Special Uses

Food Forest

References   More on Other Uses

Cultivation details

Vitex payos is a species of the tropics, growing in hot, low and semi-arid places with a high water table. In more arid zones it is found near rock outcrops. It grows in areas where the mean annual rainfall is within the range 650 - 850 metres[303 ]. The tree coppices well[303 ].

References   Carbon Farming Information and Carbon Sequestration Information

Temperature Converter

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Plants For A Future have a number of books available in paperback and digital form. Book titles include Edible Plants, Edible Perennials, Edible Trees, and Woodland Gardening. Our new book to be released soon is Edible Shrubs.

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Propagation

Seed - it has a hard seed coat which hinders germination[303 ]. In the wild the seedcoat is broken by annual fires[303 ].

Other Names

If available other names are mentioned here

Anhongore, Azeitona-pequeno, Azeitona, Budeg keboke, Bugua, Bume-aincaobe, Bume, Cetona-pequena, Cetona, Ekarukei, Ewelu, Intompinha, Koro, Kukukunkuri, Kuo, Mangua, Muni, Murukukwe, N'ssogorro, Odoandri, Oyelo gwok, Oyelu, Oywelo too,

Found In

Countries where the plant has been found are listed here if the information is available

Angola; Congo, The Democratic Republic of the; Kenya; Malawi; Mozambique; Tanzania, United Republic of; Zambia; Zimbabwe, Africa, Burkina Faso, Cameroon, Central Africa, Côte d'Ivoire, East Africa, Egypt, Gabon, Gambia, Ghana, Guinea, Guinée, Guinea-Bissau, Ivory Coast, Mali, Nigeria, North Africa, Senegal, Sierra Leone, Southern Africa, Sudan, Uganda, West Africa.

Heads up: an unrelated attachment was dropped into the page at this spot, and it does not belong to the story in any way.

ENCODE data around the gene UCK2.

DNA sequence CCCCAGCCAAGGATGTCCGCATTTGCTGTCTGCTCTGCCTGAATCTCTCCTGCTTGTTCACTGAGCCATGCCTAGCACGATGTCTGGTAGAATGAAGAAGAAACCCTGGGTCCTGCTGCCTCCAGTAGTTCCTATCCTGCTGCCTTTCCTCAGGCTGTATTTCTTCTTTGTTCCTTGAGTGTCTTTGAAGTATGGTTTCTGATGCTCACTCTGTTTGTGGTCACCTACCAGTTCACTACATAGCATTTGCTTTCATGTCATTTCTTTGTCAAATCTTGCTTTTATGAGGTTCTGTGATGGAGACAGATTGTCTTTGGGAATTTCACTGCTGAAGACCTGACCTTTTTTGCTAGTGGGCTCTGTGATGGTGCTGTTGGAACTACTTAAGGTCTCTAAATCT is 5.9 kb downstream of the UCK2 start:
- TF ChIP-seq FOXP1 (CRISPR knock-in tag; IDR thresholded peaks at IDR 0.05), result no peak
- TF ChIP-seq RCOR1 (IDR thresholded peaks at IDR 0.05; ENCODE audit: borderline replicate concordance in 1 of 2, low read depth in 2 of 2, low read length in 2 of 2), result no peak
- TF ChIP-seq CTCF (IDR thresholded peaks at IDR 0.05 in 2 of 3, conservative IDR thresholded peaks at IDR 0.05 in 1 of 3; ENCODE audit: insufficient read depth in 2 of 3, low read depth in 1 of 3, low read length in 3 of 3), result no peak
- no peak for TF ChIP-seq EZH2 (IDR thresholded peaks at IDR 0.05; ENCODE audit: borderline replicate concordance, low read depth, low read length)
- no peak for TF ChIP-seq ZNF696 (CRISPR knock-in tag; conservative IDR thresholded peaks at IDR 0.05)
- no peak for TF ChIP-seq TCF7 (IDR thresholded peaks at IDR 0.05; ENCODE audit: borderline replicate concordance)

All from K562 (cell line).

Weed Potential

Right plant wrong place. We are currently updating this section. Please note that a plant may be invasive in one area but may not in your area so it’s worth checking.

Conservation Status

IUCN Red List of Threatened Plants Status : This taxon has not yet been assessed

Related Plants
Latin NameCommon NameHabitHeightHardinessGrowthSoilShadeMoistureEdibleMedicinalOther
Vitex agnus-castusAgnus Castus, Lilac chastetree, Vitex, ChastetreeShrub3.0 7-9 MLMNDM253
Vitex cannabifolia Shrub3.0 -  LMNDM02 
Vitex donianaBlack PlumTree15.0 10-12 MLMHSNM434
Vitex keniensisFulu, Mkombachiko, MufuuTree25.0 10-12 FLMNM204
Vitex madiensisEkarukei, MurukukweTree4.0 10-12 MLMHNM423
Vitex negundoHuang Ping, Chinese chastetree, Cut Leaf Vitex, Cut-leaf ChastetreeShrub3.0 6-9 MLMNDM23 
Vitex pinnataKelebanTree20.0 10-12 MLMHNDM024

Growth: S = slow M = medium F = fast. Soil: L = light (sandy) M = medium H = heavy (clay). pH: A = acid N = neutral B = basic (alkaline). Shade: F = full shade S = semi-shade N = no shade. Moisture: D = dry M = Moist We = wet Wa = water.

 

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Author

(Lour.) Merr.

Botanical References

Links / References

For a list of references used on this page please go here
A special thanks to Ken Fern for some of the information used on this page.